April 26, 2011

Customer Support

Yay! Another airplane post filled with many subordinate clauses and one sided opinions, with a good topic to do it with. For those of you who do not know, an airplane post is a blog post, which I type up on any European flight. These are usually about topics I care a great deal about, typed up on my iPhone or iPad, as I have nothing better to do. Let us get started with a subordinate clause, customary in an airplane post.

While sitting on a Swiss air flight next to my dad, on the way back from the long weekend, with no more than a few centimetres between me and the seat in front of me, I decided to write about the well known (and hated) customer support services, after my dad had a slight falling out with BT.

To start, have you ever called customer support? I will tell you know, it is easier to go online and trawl through the hundreds of support files for hours at a time than even attempt to make any form of contact with customer support. Let me give you 2 examples: contact by email and contact by phone.

The first, contact by email. I got a WD NAS HDD (Western Digital Network Attached Storage Hard Disk Drive), which I wanted access to across the Internet (FTP). I looked in the manual: nothing. I looked online: nothing. I then decided it was time to email support, so, after an hour of looking for the damn email address, I found it. Do any of you want to guess what happened? The reply: "I am sorry but we do not really offer support for FTP on the drive. It is something that the drive is capable of, but because of the complexity, we do not really provide much assistance. It is recommended to use Mionet, for which I can provide support. The ability to access the drive with FTP is intended for advanced users who will not need much assistance setting this up. I have provided the User Manual: page 119 may assist you."

Ok, let's analyse this closely and carefully. MioNet (WDs terrible Internet access service) is slow, PC only, no media streaming, expensive and ugly. So you can see my reluctance in using it. Assuming that I am not an advanced user, which I think I am, is extremely prejudicial. Just because I cannot fix every piece of tech on the planet does not mean that I am not an advanced user. And finally, do you know what the user guide said? "FTP is intended for advanced users only, please contact support if help is needed"!

The second story: contact over the phone. Our BT HomeHub's wi-fi signal kept breaking down due to the apple TV and AirPort Express in our house. We were sick and tired of it and so we went out and bought a new, expensive, dual band router. Back at home, we were greeted with an "unable to connect to Internet, contact ISP" message. We got the number for BT (over a 118 service) and called them. As is usual with any customer support line, we were welcomed with a computerised voice telling us to push buttons, and as usual with my family, we just slammed the keypad until we got to a real life human, with a real voice and brain, albeit, not a big one. After a good chat, in which we got nowhere with our problem, I passed the phone on to my dad. Following that action, one could have probably heard everything my dad was shouting down the. Phone across the neighbourhood.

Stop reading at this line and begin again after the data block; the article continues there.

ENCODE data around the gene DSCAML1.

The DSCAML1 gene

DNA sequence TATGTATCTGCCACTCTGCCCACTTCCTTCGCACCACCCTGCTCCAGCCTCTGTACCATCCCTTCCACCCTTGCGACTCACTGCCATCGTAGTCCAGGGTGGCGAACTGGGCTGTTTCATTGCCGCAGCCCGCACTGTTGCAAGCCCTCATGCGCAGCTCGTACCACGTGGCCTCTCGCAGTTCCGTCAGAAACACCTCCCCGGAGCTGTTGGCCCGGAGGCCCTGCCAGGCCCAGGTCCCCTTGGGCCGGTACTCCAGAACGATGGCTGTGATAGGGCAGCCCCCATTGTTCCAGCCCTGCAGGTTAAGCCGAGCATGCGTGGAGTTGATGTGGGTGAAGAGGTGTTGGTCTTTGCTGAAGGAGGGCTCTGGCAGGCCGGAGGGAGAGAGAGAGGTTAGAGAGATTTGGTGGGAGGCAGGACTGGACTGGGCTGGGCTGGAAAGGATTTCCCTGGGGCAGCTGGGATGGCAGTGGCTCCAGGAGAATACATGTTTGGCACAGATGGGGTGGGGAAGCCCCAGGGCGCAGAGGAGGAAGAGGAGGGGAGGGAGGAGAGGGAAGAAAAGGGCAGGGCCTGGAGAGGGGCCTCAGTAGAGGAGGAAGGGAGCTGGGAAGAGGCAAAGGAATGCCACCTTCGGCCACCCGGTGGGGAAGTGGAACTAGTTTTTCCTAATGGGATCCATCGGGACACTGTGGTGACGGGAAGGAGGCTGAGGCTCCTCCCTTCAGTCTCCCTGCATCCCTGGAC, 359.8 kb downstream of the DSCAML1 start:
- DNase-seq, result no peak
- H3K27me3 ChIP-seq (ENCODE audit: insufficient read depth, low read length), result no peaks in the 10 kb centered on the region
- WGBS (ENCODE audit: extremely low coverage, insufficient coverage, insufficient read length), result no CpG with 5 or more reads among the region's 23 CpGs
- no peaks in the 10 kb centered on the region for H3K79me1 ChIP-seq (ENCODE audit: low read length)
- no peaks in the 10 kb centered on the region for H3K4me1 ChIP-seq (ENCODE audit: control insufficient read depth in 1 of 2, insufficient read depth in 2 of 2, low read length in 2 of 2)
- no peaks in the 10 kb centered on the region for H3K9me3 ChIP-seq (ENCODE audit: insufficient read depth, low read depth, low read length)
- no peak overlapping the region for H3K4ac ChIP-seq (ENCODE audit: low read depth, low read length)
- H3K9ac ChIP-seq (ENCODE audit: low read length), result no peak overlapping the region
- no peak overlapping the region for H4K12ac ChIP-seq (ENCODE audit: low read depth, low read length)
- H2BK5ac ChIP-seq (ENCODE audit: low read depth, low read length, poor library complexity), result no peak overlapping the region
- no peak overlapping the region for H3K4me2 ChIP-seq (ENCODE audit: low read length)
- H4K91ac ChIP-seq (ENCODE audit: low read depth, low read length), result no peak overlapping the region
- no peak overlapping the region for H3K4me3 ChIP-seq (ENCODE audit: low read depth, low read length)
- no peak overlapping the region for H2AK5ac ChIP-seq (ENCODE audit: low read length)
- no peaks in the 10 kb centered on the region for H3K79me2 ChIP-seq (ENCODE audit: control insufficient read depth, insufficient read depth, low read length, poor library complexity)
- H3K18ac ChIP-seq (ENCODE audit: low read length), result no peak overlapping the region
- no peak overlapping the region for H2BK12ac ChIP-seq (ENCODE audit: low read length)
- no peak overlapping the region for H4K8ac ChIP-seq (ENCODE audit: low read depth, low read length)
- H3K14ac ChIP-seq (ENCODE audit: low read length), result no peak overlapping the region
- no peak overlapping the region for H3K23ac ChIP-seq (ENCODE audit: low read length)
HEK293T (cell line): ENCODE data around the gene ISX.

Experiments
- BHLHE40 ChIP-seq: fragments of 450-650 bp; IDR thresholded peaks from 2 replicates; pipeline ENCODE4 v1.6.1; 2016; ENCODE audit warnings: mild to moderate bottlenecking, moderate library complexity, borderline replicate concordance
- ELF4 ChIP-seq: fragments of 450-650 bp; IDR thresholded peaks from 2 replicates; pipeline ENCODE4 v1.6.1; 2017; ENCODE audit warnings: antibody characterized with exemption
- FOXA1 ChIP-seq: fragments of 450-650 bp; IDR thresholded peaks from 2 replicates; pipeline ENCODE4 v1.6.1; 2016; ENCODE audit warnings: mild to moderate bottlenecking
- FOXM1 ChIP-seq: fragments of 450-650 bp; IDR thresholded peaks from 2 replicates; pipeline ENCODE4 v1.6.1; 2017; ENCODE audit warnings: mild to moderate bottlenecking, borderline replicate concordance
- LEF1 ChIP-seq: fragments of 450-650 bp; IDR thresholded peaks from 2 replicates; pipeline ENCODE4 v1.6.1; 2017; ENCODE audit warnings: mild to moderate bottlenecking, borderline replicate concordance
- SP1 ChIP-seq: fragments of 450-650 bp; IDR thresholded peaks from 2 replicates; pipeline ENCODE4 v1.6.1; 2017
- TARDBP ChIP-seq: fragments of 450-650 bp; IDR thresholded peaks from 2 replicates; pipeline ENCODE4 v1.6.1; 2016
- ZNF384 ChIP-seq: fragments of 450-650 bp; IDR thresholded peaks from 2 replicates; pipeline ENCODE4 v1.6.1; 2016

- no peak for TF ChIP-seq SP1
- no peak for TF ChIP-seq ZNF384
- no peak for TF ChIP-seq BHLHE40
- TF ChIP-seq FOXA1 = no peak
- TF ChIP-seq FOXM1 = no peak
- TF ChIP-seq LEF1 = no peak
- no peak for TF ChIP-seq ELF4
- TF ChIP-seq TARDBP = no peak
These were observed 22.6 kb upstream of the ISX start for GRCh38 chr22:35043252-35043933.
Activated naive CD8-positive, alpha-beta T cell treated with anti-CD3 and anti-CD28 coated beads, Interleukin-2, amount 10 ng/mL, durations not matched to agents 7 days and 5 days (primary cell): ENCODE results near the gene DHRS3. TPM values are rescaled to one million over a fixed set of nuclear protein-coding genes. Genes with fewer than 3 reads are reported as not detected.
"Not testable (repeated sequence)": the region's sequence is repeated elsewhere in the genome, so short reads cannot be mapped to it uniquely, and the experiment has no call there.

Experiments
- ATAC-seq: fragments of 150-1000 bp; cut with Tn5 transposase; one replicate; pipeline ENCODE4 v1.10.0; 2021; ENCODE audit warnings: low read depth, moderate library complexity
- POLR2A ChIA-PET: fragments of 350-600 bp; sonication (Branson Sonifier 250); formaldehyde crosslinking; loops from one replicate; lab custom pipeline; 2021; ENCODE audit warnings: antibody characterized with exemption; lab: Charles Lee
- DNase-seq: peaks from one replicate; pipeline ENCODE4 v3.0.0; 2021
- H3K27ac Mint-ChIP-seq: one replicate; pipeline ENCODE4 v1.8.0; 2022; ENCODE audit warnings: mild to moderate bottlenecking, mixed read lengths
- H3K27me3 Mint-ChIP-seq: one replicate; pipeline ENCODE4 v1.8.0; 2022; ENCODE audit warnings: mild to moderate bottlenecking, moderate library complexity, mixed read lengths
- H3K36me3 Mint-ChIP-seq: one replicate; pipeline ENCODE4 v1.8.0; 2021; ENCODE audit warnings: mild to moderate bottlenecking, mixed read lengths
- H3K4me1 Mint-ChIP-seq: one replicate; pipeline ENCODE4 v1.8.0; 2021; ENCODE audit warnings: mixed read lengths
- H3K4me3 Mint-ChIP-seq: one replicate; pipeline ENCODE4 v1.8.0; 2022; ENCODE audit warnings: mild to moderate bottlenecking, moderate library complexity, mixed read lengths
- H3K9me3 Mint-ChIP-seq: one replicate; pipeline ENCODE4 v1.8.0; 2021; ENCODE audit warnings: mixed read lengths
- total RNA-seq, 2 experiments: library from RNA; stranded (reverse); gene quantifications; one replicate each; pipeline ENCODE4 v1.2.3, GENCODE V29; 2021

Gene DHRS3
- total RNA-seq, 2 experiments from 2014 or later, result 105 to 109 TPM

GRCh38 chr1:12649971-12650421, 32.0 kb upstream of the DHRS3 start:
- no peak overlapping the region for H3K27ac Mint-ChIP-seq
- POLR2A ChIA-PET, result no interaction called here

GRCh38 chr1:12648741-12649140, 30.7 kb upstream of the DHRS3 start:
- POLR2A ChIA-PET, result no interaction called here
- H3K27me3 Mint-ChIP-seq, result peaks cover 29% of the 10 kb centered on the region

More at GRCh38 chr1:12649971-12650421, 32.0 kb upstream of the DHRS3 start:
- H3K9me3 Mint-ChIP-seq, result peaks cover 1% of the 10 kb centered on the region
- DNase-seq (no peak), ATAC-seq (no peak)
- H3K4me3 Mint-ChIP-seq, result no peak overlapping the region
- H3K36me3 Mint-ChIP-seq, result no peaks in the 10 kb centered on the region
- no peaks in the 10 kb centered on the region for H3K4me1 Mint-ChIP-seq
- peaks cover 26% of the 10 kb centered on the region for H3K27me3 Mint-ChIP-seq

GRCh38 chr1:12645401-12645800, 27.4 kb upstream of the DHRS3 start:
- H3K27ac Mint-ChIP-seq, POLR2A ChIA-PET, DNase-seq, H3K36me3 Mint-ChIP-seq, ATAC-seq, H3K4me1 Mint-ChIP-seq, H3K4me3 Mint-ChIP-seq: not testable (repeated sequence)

We were eventually forced to pay out £30 for a 3 month subscription to BT home IT support, who told us the simple steps in getting the router to work.

I have many, many more intriguing stories to tell, but I want to get on to my next bit.

After these experiences, what have I learned? Companies want to make money on everything they can possibly make money on. I mean, a £30 subscription to IT home support? That is highway robbery! Vodafone are also money greedy. So much so, that they even have a customer retention department. RETENTION! They are so desperate to keep their customers from switching to another network!

Here is another thing to think about. Do you really think that these support people have the brains to solve your problem? That was rhetorical, of corse not! They all put the symptoms into a program and see what result comes out (in the case of Dell, "put a blanket over the screen"). Why don't they make that program, or the answers in that program available for free online? (another rhetorical question) We payed for the product, so we should get free support, right?

Wrong. As I have said before, companies want to take the most amount of money from you. My dad had made an agreement with vodafone's customer retention team, for a better phone tariff, and behold, his phone tariff had not changed when we checked online. Wait, a retention ream you say? Yes, they have a special team there to keep consumers! He will now call them up and, in his customary way, shout at them so he does not have to pay £250 a month for his phone.

To finish on a positive note: there are a few exceptions to the rule. Companies such as Apple excel in customer support, like they do everywhere else. In the US, you can enter the problem online and an apple genius will call you back, knowing exactly what your problem is. The online support files are plentiful and precise, the phone representatives actually know what they are talking about and you get 90 days free telephone support for every apple product, and even after that, it's extremely cheap. I am not just saying this because I like Apple, it's actually true for anyone who has used it before. Even the apple stores with their Genius Bars are extremely helpful. They gave my dad a free iPhone 4 when the home button became unresponsive.

All in all, I shall never understand why companies such as BT and Vodafone, who already have enough cash in their pockets, feel obliged to provide the crappiest customer service ever, but, this is the type of world we live in and unless you learn how to deal with customer service, you will have a hard time with your tech for years to come.